Tips to help you stick to your financial resolutions

2023-01-20  3 minute read

Nora Edwards

Lifestyle Debt

Many of us enter the new year with well-meaning intentions of bettering our health, finances, relationships, or other critical aspects of our lives.

Change can be difficult, however, and most of us will have given up on reaching our resolutions by the time February rolls around. How do you make a realistic goal and what steps should you take to achieve it?

couple working together on laptop computer

What is a realistic goal?

The key aspect of a successful resolution is to set achievable goals that you can gradually build upon. Setting your goals unrealistically high only makes it easy to get discouraged and abandon your resolutions altogether.

If your goals are to improve your diet and increase the amount of time you exercise, begin with a small goal — like eating more vegetables every day or cooking a vegetarian meal once per week. Start working on your fitness goals by going to the gym twice a week or by taking a short walk around the block.

Keeping to these small goals is not only achievable — it’s also encouraging. Every time you reach one of your goals, it sparks more enthusiasm for the activity. Eventually, it may grow into a habit and become a regular part of your lifestyle.

These habits will give you a solid foundation to build upon to reach the next step of your goal. Maybe the walk will turn into a run. Maybe the block will become the neighbourhood. Even if it never does, that’s perfectly fine. You’ve still made a meaningful change to your old routine that will pay dividends over the long term.

How to meet your financial resolutions

The same principles apply to your finances. Start small with your savings goals as well. Don’t overextend your budget — if saving $100 per month will make the rest of your expenses too tight, then scale it down. Maybe invest $50 and anything that you have left over before payday into your savings account. Just like with diet and exercise, you will slowly and gradually build progress over time. The key is to keep forward momentum.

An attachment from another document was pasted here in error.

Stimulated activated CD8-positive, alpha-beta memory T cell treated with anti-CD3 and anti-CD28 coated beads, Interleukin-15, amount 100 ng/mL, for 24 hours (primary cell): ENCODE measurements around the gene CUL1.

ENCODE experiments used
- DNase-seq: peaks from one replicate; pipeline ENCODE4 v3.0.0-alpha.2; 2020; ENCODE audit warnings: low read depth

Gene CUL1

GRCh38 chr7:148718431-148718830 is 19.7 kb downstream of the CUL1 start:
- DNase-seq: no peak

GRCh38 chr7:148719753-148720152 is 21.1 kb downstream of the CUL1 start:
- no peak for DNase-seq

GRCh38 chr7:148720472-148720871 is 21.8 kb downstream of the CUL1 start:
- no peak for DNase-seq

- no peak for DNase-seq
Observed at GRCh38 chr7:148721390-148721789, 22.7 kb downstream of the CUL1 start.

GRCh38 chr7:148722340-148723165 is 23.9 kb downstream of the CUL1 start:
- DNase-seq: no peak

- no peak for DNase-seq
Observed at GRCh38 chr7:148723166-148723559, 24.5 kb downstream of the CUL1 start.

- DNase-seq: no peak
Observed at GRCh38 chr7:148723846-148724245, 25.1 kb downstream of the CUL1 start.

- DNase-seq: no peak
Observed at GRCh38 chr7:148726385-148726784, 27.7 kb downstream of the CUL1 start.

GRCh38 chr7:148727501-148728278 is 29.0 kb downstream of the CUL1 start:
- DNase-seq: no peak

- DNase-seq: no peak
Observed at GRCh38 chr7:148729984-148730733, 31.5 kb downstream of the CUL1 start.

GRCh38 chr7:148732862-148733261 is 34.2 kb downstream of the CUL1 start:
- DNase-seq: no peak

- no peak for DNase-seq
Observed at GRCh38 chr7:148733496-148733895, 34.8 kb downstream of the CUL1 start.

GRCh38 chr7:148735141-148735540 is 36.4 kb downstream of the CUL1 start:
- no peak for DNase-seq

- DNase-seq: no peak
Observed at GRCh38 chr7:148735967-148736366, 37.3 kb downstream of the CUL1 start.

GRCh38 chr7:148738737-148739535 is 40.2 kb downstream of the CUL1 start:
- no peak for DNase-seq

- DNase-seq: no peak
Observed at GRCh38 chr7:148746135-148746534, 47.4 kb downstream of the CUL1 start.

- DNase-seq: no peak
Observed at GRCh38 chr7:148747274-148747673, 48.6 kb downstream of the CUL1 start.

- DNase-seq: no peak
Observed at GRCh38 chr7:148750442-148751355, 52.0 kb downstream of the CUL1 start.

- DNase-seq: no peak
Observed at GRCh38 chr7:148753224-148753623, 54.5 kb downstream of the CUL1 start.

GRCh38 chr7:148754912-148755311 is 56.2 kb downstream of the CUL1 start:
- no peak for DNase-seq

If you want to pay off your debt, your first instinct may be to drastically increase your monthly payments. But you may find it’s far easier and more effective to keep your payments the same and instead just stop using your credit cards and/or line of credit. Once you’ve adjusted to using cash for regular purchases, you can then experiment with gradually increasing your payments by five to 10 percent over the next few months.

However, don’t wait to start on some larger milestones. If your resolutions include goals that will take a lot of time to achieve, like saving towards a retirement plan or a big trip, it’s better to get started right away. Waiting to save may set you up for failure or a trip that will never happen.

Consider using apps and technology to your advantage. There are many budgeting tools available online to assist you with your financial goals. Check out this Best Budgeting Apps of January 2023 list from Forbes Advisor if you need help finding the right fit for you.

Stay realistic to achieve your goals

Begin with realistic goals, celebrate small wins, and slowly work toward achieving your bigger goals. Goals like running in an upcoming marathon or saving $500 every month may sound appealing, but they are not realistic. It’s risky to set high goals with a low chance of success. If you are unable to achieve them, it can discourage you into abandoning your resolution entirely.

Nobody knows your circumstances better than you do — so scale your goals to your current situation. If you are already an avid jogger, then hit the ground running and go for that marathon! If you are new to fitness, consider signing up for an exercise group or registering for a workshop to try out a new sport.

Apply the same strategy towards reaching your financial goals. Start small and go slow. If you follow this approach, we’re confident you can achieve your goals!